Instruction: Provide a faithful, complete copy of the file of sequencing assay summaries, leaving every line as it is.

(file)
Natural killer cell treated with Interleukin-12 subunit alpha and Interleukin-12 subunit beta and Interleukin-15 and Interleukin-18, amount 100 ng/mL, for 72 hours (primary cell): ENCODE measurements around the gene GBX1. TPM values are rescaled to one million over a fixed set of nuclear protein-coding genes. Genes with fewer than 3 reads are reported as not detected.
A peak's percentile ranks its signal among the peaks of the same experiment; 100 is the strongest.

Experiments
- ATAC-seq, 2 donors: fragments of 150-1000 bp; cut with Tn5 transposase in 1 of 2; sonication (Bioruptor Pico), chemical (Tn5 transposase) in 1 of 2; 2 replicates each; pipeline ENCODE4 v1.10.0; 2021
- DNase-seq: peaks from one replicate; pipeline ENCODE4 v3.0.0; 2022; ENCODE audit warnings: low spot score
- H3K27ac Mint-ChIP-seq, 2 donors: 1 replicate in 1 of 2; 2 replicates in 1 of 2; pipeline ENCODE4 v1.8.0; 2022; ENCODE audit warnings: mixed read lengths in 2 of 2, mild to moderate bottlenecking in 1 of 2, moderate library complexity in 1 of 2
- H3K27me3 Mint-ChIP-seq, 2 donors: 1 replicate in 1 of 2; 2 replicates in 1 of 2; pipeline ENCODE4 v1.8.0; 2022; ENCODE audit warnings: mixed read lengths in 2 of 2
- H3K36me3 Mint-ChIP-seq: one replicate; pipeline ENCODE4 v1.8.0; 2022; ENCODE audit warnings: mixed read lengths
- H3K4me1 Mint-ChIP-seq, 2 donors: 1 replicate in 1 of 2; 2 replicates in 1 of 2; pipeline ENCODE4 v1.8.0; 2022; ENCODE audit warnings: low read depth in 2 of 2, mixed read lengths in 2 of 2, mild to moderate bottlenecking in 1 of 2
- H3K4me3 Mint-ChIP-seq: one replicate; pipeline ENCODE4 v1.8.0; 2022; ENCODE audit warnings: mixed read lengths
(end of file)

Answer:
Natural killer cell treated with Interleukin-12 subunit alpha and Interleukin-12 subunit beta and Interleukin-15 and Interleukin-18, amount 100 ng/mL, for 72 hours (primary cell): ENCODE measurements around the gene GBX1. TPM values are rescaled to one million over a fixed set of nuclear protein-coding genes. Genes with fewer than 3 reads are reported as not detected.
A peak's percentile ranks its signal among the peaks of the same experiment; 100 is the strongest.

Experiments
- ATAC-seq, 2 donors: fragments of 150-1000 bp; cut with Tn5 transposase in 1 of 2; sonication (Bioruptor Pico), chemical (Tn5 transposase) in 1 of 2; 2 replicates each; pipeline ENCODE4 v1.10.0; 2021
- DNase-seq: peaks from one replicate; pipeline ENCODE4 v3.0.0; 2022; ENCODE audit warnings: low spot score
- H3K27ac Mint-ChIP-seq, 2 donors: 1 replicate in 1 of 2; 2 replicates in 1 of 2; pipeline ENCODE4 v1.8.0; 2022; ENCODE audit warnings: mixed read lengths in 2 of 2, mild to moderate bottlenecking in 1 of 2, moderate library complexity in 1 of 2
- H3K27me3 Mint-ChIP-seq, 2 donors: 1 replicate in 1 of 2; 2 replicates in 1 of 2; pipeline ENCODE4 v1.8.0; 2022; ENCODE audit warnings: mixed read lengths in 2 of 2
- H3K36me3 Mint-ChIP-seq: one replicate; pipeline ENCODE4 v1.8.0; 2022; ENCODE audit warnings: mixed read lengths
- H3K4me1 Mint-ChIP-seq, 2 donors: 1 replicate in 1 of 2; 2 replicates in 1 of 2; pipeline ENCODE4 v1.8.0; 2022; ENCODE audit warnings: low read depth in 2 of 2, mixed read lengths in 2 of 2, mild to moderate bottlenecking in 1 of 2
- H3K4me3 Mint-ChIP-seq: one replicate; pipeline ENCODE4 v1.8.0; 2022; ENCODE audit warnings: mixed read lengths